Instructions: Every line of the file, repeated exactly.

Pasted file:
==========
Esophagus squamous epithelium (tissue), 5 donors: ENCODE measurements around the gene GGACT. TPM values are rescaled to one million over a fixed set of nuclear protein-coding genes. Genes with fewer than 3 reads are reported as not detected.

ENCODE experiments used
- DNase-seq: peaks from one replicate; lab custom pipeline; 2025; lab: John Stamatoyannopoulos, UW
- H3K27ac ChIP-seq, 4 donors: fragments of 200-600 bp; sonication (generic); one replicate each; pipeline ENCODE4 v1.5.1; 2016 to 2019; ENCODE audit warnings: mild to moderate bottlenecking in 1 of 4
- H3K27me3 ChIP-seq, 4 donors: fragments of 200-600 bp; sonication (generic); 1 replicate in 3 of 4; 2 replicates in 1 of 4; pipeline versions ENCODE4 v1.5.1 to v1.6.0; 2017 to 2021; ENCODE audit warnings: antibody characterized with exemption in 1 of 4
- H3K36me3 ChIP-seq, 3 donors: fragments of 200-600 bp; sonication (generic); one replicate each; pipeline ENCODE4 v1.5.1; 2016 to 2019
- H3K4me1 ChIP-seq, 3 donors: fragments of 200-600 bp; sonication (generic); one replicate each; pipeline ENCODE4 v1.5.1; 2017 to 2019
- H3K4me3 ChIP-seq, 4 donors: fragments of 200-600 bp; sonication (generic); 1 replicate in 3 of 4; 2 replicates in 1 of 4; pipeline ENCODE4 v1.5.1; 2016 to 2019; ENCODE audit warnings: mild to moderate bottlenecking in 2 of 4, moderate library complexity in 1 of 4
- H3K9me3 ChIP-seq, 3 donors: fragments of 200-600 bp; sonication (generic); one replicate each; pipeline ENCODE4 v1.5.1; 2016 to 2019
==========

Esophagus squamous epithelium (tissue), 5 donors: ENCODE measurements around the gene GGACT. TPM values are rescaled to one million over a fixed set of nuclear protein-coding genes. Genes with fewer than 3 reads are reported as not detected.

ENCODE experiments used
- DNase-seq: peaks from one replicate; lab custom pipeline; 2025; lab: John Stamatoyannopoulos, UW
- H3K27ac ChIP-seq, 4 donors: fragments of 200-600 bp; sonication (generic); one replicate each; pipeline ENCODE4 v1.5.1; 2016 to 2019; ENCODE audit warnings: mild to moderate bottlenecking in 1 of 4
- H3K27me3 ChIP-seq, 4 donors: fragments of 200-600 bp; sonication (generic); 1 replicate in 3 of 4; 2 replicates in 1 of 4; pipeline versions ENCODE4 v1.5.1 to v1.6.0; 2017 to 2021; ENCODE audit warnings: antibody characterized with exemption in 1 of 4
- H3K36me3 ChIP-seq, 3 donors: fragments of 200-600 bp; sonication (generic); one replicate each; pipeline ENCODE4 v1.5.1; 2016 to 2019
- H3K4me1 ChIP-seq, 3 donors: fragments of 200-600 bp; sonication (generic); one replicate each; pipeline ENCODE4 v1.5.1; 2017 to 2019
- H3K4me3 ChIP-seq, 4 donors: fragments of 200-600 bp; sonication (generic); 1 replicate in 3 of 4; 2 replicates in 1 of 4; pipeline ENCODE4 v1.5.1; 2016 to 2019; ENCODE audit warnings: mild to moderate bottlenecking in 2 of 4, moderate library complexity in 1 of 4
- H3K9me3 ChIP-seq, 3 donors: fragments of 200-600 bp; sonication (generic); one replicate each; pipeline ENCODE4 v1.5.1; 2016 to 2019